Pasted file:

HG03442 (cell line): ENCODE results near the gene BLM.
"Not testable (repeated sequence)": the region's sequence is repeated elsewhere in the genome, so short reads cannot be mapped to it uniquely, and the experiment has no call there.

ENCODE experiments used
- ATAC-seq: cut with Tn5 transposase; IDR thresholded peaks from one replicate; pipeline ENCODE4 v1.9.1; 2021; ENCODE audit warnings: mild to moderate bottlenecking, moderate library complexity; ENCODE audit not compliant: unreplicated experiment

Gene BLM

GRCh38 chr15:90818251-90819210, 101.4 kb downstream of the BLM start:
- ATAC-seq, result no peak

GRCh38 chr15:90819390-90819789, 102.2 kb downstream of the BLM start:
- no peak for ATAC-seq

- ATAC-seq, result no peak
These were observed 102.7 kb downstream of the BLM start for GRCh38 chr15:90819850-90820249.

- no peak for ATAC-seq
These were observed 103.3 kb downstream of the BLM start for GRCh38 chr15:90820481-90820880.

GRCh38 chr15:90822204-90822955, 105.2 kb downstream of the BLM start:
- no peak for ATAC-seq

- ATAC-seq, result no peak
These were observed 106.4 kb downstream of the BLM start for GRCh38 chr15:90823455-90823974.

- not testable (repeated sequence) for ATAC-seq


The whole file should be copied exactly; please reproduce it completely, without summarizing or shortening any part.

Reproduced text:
HG03442 (cell line): ENCODE results near the gene BLM.
"Not testable (repeated sequence)": the region's sequence is repeated elsewhere in the genome, so short reads cannot be mapped to it uniquely, and the experiment has no call there.

ENCODE experiments used
- ATAC-seq: cut with Tn5 transposase; IDR thresholded peaks from one replicate; pipeline ENCODE4 v1.9.1; 2021; ENCODE audit warnings: mild to moderate bottlenecking, moderate library complexity; ENCODE audit not compliant: unreplicated experiment

Gene BLM

GRCh38 chr15:90818251-90819210, 101.4 kb downstream of the BLM start:
- ATAC-seq, result no peak

GRCh38 chr15:90819390-90819789, 102.2 kb downstream of the BLM start:
- no peak for ATAC-seq

- ATAC-seq, result no peak
These were observed 102.7 kb downstream of the BLM start for GRCh38 chr15:90819850-90820249.

- no peak for ATAC-seq
These were observed 103.3 kb downstream of the BLM start for GRCh38 chr15:90820481-90820880.

GRCh38 chr15:90822204-90822955, 105.2 kb downstream of the BLM start:
- no peak for ATAC-seq

- ATAC-seq, result no peak
These were observed 106.4 kb downstream of the BLM start for GRCh38 chr15:90823455-90823974.

- not testable (repeated sequence) for ATAC-seq